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2004 Quintarelli Amarone Debut, Collector Greats from Montevertine and Luciano Sandrone
January 27, 2014
A Note from Sergio

Reflecting on the process of contemporary winemakers, Giuseppe Quintarelli once said to me, "The basic problem in wine today is that nobody has any patience." He continued, "They hurry the fruit in the vineyard, speed through the vinification process, rush it into the bottle, and run it to the store. But patience is the most important thing a winemaker must have. Patience in all areas."

Patience was likely Quintarelli's secret. It's entirely possible that the late, great winemaker's slow and steady pace helped him to make some of the most sought-after, difficult-to-obtain, life-altering wines in the world. But the fact is that all the patience in the world couldn't explain how Giuseppe did what he did. During Beppe's lifetime, the industry's leading consultants repeatedly tried to recreate Quintarelli's wines in a controlled environment. Quintarelli Amarone simply could not be captured through the most rigorous and fastidious of attempts.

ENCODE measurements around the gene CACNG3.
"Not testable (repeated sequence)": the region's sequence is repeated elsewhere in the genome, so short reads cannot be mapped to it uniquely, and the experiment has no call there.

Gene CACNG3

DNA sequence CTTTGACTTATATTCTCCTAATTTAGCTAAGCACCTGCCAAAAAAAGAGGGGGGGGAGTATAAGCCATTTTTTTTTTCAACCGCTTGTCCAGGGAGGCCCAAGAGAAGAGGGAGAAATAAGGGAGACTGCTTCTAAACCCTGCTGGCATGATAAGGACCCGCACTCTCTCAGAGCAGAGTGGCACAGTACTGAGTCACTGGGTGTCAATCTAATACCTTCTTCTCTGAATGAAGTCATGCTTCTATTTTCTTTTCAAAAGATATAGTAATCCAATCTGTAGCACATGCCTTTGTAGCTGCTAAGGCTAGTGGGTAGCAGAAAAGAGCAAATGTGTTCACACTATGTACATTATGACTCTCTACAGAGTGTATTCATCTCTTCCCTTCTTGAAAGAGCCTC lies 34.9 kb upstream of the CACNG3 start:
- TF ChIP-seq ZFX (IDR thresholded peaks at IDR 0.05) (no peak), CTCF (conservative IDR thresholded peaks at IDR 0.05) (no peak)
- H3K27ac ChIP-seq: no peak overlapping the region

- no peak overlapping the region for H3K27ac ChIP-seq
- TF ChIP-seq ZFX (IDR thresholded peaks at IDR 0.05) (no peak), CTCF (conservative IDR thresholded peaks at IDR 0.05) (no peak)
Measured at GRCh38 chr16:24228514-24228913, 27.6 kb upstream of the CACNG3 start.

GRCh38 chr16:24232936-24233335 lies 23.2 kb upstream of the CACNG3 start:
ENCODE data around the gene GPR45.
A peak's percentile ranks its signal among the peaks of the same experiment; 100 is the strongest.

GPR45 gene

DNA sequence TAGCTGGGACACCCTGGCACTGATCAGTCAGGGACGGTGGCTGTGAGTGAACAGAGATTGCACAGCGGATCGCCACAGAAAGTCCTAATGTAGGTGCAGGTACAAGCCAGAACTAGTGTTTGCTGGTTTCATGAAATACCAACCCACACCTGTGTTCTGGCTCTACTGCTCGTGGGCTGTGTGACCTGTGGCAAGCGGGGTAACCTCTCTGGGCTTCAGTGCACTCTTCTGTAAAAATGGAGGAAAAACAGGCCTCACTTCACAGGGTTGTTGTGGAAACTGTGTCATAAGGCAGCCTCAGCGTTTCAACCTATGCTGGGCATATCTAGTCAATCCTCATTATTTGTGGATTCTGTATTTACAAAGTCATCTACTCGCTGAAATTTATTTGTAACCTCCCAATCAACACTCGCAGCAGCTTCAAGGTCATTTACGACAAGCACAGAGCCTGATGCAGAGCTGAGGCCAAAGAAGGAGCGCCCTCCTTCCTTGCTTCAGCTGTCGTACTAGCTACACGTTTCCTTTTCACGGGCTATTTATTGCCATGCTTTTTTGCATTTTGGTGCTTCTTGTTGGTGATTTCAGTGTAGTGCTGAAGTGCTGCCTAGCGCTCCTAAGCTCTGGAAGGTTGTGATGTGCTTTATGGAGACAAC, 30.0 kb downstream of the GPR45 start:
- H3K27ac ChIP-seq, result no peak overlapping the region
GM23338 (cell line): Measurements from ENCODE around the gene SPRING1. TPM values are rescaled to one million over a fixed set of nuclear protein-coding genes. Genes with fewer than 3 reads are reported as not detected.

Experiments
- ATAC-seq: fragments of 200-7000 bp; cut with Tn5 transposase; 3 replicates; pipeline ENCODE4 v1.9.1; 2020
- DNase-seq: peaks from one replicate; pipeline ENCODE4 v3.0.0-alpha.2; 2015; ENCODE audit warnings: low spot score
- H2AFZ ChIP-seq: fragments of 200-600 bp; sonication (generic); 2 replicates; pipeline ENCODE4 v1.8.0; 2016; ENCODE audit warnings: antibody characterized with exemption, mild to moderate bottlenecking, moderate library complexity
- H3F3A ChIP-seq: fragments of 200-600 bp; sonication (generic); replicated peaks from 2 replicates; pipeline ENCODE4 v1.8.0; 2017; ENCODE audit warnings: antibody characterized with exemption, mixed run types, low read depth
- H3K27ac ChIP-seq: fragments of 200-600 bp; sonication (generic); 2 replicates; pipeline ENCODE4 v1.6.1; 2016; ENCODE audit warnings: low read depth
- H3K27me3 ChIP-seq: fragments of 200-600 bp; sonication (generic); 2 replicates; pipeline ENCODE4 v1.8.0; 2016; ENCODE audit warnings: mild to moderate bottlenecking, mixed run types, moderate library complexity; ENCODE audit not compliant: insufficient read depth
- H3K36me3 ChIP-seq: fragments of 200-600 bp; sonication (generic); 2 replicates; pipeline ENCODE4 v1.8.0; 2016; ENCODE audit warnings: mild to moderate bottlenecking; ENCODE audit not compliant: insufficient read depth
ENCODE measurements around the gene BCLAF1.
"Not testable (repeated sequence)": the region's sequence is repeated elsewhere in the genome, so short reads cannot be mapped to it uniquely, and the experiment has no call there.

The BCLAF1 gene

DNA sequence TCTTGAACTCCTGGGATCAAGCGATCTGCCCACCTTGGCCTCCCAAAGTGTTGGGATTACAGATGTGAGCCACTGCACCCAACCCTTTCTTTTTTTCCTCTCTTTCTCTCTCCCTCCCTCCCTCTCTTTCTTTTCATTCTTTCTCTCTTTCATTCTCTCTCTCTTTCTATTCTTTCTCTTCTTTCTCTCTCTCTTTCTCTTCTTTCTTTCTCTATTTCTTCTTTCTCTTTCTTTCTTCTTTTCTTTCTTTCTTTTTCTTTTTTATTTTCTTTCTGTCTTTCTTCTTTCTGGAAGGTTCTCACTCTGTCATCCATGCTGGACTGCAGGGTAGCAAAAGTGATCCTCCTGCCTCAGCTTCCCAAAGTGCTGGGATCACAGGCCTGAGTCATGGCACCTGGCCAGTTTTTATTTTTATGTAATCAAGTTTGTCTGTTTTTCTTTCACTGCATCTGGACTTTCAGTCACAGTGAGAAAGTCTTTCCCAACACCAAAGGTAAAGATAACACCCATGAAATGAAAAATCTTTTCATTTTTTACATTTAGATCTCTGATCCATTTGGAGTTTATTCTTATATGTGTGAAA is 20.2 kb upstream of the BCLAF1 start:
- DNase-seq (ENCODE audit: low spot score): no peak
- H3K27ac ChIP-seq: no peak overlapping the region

Today, tomorrow and into the unforeseeable future, Quintarelli Amarone will continue to be a complete and utter mystery, and that only makes it more beautiful. Today, I'm proud to present a wine that evokes the patience of the Master of the Veneto, the estate's 2004 Amarone della Valpolicella, a wine a decade in the making. Since Giuseppe passed away a little more than a year ago, his wines--always collectable and avidly sought--have become even more electric. This bottling, one of the last to be touched by Beppe's hands, is special. It's not only the fact that it lives and breathes Giuseppe; it's also the fact that this vintage is extraordinary.

The '04 Quintarelli Amarone is the epitome of a collector wine--and given its company in today's eLetter, that's not something I say lightly. For along with this Amarone debut, I'm proud to offer a thirty-year-old Montevertine Le Pergole Torte and a mini-vertical of large format Sandrone Barolo Le Vigne from 1999-2001. I'd say it's an embarrassment of riches, except that being able to offer wines like these to people like you make me beam with joy.

Today's Featured Sections Include:


1. Spotlight on Excellence: Debuting Quintarelli Amarone 2004

2. Time Sensitive Offer: Rare, Historic and Collectable Montevertine 1982 Pergole Torte

3. Our Experts Suggest: Two Very Different, Very Delicious Wines

4. Only At IWM: Large Format Sandrone Barolo Le Vigne 1999-2001         

5. Wine Events: Two Intimate Winemaker Dinners with Riccardo Talenti, Winemaker 

My Best, 



Sergio Esposito